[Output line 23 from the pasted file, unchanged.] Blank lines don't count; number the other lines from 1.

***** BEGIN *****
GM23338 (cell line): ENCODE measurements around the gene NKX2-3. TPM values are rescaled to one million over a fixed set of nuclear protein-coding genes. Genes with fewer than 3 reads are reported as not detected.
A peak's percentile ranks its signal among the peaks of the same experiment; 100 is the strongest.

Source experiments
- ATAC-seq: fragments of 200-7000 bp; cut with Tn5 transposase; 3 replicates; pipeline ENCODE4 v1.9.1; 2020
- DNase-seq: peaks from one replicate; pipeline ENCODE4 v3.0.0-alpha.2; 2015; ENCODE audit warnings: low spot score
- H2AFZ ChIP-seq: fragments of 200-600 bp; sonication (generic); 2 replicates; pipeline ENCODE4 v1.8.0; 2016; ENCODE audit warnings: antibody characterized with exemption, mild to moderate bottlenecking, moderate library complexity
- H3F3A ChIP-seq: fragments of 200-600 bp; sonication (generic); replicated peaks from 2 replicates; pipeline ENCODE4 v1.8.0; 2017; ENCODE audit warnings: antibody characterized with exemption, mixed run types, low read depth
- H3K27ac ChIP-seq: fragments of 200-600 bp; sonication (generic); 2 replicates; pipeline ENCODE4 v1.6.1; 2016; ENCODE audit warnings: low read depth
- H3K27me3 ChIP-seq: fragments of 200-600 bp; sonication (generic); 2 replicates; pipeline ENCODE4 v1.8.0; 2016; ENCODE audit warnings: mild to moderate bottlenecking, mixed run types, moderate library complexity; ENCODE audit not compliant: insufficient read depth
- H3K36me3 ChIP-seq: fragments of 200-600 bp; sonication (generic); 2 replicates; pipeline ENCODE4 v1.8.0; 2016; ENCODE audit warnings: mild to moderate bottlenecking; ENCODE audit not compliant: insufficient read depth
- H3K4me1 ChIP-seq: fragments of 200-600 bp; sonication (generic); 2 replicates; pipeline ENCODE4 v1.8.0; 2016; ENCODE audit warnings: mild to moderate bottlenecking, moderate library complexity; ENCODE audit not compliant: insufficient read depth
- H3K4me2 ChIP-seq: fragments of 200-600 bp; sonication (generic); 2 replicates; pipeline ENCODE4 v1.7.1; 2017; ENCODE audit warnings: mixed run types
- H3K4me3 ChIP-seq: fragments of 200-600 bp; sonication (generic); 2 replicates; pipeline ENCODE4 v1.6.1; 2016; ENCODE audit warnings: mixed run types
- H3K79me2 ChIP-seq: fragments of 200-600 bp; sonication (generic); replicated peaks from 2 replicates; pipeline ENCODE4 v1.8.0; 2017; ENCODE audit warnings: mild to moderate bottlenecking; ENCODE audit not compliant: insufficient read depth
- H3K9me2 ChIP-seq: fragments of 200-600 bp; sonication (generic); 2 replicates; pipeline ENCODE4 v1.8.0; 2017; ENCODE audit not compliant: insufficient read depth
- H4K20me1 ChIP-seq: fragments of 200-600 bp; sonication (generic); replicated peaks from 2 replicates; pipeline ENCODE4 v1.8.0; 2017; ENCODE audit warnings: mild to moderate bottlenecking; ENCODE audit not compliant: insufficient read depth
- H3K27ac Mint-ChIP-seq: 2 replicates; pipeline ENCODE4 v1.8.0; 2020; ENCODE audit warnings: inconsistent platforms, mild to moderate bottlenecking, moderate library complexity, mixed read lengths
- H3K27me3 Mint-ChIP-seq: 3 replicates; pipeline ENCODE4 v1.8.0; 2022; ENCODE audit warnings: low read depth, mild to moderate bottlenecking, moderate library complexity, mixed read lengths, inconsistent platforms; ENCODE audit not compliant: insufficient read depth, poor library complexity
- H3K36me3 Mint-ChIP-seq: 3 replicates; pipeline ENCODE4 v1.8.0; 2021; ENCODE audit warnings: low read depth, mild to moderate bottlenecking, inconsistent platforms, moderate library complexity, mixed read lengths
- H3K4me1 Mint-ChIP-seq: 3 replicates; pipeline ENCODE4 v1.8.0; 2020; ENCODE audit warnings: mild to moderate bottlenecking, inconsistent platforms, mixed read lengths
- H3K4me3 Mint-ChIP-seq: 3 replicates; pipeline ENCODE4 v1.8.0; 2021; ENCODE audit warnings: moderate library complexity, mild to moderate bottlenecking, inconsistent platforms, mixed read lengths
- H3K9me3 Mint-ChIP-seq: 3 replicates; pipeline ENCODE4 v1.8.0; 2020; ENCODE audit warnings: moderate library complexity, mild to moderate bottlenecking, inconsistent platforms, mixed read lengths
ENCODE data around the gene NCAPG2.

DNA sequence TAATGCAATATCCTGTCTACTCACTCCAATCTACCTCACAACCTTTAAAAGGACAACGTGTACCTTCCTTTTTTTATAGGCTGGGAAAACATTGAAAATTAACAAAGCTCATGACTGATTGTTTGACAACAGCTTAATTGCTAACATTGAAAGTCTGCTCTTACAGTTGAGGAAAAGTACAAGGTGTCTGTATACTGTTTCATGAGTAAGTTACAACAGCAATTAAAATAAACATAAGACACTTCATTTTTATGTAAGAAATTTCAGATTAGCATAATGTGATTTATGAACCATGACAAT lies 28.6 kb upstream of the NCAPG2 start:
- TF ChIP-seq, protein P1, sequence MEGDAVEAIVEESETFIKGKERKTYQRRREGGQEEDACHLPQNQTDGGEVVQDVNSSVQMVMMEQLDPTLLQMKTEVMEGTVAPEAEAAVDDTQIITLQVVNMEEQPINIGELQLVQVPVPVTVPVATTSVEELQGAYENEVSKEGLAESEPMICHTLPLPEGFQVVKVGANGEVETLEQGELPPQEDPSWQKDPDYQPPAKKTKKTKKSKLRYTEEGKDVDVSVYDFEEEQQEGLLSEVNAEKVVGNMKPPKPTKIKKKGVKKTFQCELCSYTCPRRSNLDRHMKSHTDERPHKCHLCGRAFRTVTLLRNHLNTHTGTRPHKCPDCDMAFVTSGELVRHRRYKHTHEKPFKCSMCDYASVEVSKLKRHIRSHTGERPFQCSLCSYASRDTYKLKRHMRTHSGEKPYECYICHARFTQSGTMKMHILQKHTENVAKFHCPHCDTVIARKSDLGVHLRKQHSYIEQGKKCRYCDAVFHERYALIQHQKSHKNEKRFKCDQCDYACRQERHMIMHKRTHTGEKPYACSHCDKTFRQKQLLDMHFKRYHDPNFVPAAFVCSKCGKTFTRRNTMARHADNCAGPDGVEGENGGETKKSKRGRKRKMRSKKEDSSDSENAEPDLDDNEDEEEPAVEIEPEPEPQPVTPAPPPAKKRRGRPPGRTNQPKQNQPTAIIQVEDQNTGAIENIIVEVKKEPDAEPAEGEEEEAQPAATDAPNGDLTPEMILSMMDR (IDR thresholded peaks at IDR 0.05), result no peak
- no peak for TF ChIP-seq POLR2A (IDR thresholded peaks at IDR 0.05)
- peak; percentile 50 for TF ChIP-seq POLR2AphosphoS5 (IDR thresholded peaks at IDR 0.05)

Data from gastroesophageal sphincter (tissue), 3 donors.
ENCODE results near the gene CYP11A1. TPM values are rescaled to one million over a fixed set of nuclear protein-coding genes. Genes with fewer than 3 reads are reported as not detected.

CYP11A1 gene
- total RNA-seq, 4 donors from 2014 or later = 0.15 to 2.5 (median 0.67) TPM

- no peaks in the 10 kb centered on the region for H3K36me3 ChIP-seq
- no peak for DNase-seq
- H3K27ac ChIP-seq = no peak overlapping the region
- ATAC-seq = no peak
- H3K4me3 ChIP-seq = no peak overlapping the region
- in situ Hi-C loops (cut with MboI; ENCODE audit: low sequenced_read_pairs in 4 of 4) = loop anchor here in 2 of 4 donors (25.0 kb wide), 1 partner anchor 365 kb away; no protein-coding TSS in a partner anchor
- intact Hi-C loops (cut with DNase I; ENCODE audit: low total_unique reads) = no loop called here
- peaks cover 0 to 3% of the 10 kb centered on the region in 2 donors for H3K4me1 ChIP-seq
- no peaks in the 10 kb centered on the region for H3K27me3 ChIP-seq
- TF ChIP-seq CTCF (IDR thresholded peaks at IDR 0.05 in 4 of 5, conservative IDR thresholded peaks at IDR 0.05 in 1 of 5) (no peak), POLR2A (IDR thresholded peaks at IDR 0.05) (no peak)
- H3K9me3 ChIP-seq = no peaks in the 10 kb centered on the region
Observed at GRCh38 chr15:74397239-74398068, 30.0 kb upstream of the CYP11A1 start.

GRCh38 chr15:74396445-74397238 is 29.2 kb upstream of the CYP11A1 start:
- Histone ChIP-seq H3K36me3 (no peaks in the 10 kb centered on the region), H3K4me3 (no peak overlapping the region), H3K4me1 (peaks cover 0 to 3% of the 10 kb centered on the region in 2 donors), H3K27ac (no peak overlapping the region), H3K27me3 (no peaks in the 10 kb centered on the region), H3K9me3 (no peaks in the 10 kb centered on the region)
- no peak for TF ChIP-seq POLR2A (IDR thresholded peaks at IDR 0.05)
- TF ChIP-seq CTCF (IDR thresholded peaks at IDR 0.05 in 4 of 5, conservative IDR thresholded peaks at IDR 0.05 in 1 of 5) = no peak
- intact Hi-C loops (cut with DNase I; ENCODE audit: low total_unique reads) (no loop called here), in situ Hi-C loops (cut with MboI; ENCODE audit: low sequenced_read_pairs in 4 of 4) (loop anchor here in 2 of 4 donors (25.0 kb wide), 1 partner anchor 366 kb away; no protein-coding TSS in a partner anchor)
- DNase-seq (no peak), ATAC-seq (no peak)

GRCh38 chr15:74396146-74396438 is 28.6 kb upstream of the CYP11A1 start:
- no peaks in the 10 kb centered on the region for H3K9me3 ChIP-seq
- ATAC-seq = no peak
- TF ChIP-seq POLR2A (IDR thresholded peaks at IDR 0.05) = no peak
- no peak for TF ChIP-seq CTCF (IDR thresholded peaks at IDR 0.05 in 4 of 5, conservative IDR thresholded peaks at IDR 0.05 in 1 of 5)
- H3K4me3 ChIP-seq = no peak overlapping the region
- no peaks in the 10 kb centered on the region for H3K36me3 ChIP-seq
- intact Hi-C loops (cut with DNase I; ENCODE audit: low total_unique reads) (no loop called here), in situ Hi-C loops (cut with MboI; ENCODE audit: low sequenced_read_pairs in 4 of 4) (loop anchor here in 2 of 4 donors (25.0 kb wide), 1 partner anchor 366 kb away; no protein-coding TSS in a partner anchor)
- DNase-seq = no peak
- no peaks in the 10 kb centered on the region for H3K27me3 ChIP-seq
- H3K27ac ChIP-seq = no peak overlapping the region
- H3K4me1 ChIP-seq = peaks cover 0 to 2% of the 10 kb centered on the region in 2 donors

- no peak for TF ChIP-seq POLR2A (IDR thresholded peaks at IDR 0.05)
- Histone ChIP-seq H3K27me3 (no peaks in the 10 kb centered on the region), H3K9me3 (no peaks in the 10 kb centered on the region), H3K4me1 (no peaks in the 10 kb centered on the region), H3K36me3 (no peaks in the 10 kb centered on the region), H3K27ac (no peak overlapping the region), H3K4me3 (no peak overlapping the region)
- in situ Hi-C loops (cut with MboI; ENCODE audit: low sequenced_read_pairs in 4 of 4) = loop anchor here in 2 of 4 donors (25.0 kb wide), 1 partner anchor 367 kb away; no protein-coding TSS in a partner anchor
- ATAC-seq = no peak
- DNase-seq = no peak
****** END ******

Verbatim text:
ENCODE data around the gene NCAPG2.